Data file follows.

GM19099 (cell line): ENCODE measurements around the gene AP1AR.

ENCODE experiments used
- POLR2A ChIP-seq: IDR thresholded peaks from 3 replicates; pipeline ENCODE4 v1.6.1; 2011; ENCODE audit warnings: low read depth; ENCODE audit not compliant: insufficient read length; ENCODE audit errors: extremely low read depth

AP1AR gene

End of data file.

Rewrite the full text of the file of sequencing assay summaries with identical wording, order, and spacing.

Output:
GM19099 (cell line): ENCODE measurements around the gene AP1AR.

ENCODE experiments used
- POLR2A ChIP-seq: IDR thresholded peaks from 3 replicates; pipeline ENCODE4 v1.6.1; 2011; ENCODE audit warnings: low read depth; ENCODE audit not compliant: insufficient read length; ENCODE audit errors: extremely low read depth

AP1AR gene